A Halifax baby has been called a "miracle" for coming back to life just minutes after she was declared dead.
Robin Cyr was told that her fourth child was dead after she gave birth at Halifax's IWK Health Centre at around 3 a.m. on Saturday, Metro News reported.
The baby, who weighed nine pounds, 14 ounces, became wedged in the birth canal while she was being delivered.
She showed no signs of life until about 25 minutes later, when a nurse came rushing back into the hospital room to let Cyr know that her daughter had started breathing.
A surgeon had no explanation for the baby's recovery.
"He said it’s a miracle," Cyr told the newspaper.
"He said, ‘I’m very sorry I gave up on your baby when I did, because I turned around and she’s breathing on her own.'"
The baby has been named "Mireya," a Spanish name that means "miracle," and she's making a steady recovery, Metro News reported on Tuesday.
An estimated 900,000 babies die of "birth asphyxia" every year, a condition defined by the World Health Organization (WHO) as "failure to establish breathing at birth," the National Post reported.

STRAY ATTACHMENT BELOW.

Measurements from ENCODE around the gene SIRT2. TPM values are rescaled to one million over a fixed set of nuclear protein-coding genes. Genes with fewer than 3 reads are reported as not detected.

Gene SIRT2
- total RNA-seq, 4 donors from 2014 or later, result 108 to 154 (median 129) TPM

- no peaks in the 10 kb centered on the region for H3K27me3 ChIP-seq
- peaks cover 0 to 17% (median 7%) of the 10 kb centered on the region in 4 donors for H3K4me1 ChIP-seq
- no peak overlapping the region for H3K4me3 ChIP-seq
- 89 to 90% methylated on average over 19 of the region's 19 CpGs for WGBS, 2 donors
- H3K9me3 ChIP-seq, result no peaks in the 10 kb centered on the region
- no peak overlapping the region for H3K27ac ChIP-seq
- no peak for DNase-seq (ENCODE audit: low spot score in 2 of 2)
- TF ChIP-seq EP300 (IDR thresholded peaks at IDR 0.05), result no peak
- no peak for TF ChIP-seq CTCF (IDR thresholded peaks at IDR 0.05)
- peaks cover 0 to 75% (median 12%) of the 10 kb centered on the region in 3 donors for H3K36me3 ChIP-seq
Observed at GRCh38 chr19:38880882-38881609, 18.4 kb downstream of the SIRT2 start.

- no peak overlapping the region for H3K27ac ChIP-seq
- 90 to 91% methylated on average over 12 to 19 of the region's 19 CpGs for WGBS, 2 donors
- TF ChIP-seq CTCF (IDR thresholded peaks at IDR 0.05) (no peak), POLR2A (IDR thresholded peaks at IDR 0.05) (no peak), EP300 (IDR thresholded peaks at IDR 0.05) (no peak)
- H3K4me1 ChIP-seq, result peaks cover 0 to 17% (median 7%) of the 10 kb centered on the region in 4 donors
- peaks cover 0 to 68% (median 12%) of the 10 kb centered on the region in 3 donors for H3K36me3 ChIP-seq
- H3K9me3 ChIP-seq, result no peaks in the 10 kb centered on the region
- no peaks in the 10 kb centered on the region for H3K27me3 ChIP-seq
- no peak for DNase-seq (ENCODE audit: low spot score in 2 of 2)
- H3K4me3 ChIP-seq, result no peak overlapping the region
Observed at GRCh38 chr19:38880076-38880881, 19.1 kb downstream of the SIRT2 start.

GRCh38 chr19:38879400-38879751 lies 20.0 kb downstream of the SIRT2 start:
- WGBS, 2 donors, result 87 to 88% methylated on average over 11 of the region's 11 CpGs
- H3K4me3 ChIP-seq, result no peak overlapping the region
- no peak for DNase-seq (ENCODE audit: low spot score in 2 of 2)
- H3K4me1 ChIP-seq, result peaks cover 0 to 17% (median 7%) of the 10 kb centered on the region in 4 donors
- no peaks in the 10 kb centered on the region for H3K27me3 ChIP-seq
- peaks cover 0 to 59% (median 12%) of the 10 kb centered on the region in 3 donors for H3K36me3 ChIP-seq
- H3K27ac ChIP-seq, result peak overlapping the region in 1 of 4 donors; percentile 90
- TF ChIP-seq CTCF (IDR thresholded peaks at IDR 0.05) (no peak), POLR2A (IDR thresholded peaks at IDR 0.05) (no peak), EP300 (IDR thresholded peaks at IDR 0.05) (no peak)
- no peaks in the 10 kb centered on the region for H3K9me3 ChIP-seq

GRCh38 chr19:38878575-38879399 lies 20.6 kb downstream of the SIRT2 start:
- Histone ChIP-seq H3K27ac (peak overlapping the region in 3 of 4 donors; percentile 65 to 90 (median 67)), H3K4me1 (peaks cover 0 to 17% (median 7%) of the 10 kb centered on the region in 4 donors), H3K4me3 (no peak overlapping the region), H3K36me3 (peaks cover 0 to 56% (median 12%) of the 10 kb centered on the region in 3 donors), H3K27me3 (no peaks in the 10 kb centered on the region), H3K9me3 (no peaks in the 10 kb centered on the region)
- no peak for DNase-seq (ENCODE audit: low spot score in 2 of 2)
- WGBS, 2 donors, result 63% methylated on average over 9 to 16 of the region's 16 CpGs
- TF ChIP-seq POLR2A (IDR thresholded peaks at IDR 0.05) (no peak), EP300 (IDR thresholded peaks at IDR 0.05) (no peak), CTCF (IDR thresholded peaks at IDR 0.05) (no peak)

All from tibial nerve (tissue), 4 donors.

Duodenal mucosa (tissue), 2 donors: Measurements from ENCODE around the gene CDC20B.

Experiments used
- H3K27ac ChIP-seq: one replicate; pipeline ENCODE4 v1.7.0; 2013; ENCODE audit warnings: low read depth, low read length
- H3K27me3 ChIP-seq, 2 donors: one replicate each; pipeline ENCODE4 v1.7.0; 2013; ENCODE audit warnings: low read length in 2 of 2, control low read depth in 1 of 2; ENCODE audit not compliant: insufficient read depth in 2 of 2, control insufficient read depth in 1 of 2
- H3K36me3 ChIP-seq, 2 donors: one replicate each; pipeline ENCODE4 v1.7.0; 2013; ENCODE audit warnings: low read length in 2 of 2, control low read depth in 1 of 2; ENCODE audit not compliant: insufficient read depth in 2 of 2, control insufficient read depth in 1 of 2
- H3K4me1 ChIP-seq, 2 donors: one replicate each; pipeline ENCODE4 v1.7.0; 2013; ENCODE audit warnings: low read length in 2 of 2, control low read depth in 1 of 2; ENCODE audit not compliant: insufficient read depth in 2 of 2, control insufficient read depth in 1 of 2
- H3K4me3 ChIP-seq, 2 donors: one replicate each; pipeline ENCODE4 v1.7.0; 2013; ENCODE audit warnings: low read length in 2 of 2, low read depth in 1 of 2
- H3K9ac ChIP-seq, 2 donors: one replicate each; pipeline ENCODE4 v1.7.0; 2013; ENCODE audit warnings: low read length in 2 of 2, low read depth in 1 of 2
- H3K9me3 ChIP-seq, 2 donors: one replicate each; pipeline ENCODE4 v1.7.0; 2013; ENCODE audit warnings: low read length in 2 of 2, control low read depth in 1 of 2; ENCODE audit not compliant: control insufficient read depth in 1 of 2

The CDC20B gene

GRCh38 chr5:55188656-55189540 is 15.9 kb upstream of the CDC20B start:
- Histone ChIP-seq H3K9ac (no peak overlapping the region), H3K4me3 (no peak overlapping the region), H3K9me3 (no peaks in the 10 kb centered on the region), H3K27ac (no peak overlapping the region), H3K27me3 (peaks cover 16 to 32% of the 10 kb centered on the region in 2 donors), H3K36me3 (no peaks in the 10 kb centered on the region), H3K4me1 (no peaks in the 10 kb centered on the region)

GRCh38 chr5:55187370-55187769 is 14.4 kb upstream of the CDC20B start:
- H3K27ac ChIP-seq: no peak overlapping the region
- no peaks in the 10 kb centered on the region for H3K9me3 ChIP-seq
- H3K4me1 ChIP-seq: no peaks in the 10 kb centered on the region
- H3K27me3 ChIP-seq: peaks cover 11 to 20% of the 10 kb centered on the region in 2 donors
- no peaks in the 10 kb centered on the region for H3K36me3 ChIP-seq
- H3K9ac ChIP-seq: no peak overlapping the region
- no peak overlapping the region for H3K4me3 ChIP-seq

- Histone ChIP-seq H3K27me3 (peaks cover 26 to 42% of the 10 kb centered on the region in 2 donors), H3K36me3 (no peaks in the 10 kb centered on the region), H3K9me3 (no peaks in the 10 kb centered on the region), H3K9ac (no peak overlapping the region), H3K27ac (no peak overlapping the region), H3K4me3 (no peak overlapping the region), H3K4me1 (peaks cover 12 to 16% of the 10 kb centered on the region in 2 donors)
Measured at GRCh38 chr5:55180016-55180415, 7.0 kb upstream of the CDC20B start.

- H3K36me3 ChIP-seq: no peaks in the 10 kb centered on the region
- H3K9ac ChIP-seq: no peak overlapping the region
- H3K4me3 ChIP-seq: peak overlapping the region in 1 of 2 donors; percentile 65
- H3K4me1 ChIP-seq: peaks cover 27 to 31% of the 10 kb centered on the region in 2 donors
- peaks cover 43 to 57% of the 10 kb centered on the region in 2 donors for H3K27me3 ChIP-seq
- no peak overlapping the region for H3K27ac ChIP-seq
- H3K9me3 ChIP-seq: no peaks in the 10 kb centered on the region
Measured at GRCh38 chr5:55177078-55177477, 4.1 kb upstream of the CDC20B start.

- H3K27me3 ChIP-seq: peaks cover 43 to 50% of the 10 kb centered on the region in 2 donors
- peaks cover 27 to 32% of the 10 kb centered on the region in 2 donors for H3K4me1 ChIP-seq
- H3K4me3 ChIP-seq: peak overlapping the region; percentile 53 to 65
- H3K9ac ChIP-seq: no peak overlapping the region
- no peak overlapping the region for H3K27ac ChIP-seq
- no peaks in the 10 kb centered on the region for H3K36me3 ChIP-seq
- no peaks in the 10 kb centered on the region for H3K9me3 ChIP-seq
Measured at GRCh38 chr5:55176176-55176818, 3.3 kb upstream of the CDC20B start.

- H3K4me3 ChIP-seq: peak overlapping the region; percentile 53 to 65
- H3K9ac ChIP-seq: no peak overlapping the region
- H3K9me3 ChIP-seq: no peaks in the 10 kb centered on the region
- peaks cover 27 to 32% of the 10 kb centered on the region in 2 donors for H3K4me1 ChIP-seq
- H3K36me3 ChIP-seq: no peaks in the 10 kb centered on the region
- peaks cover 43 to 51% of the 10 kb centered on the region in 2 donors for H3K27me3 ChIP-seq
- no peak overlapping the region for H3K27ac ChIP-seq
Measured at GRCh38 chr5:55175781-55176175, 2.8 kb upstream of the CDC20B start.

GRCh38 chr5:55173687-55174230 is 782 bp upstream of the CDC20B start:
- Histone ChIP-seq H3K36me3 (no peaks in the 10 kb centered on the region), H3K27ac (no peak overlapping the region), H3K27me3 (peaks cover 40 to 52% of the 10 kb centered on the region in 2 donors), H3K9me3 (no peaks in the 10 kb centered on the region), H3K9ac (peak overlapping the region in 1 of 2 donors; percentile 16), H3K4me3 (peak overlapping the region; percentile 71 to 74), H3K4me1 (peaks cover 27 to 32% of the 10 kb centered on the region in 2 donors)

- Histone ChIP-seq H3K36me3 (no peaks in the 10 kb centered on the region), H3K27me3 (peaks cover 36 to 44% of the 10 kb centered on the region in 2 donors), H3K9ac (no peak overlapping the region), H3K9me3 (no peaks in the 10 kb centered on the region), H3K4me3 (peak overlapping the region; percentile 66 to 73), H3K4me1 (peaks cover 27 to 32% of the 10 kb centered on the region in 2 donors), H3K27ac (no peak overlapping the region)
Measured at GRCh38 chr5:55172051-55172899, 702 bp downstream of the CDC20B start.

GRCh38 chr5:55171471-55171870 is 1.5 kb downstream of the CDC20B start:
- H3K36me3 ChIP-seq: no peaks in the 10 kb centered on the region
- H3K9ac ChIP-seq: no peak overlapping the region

It's rare for a baby to come back to life after not breathing for a period of time, but it's happened before.
The Post noted the case of James Engstrom, who was born in Goodfield, Ill. in September 2010 and didn't breathe for 61 minutes.
Engstrom was unresponsive to CPR and doses of adrenaline and oxygen, but his heart kicked in just as doctors were ready to declare him dead.
James's mother Bonnie credited his recovery to Fulton J. Sheen, a deceased American bishop and one of the first televangelists.
Research has found that training midwives and other birth attendants to help babies start breathing right after birth if they need help can prevent stillbirths and newborn deaths in the developing world.
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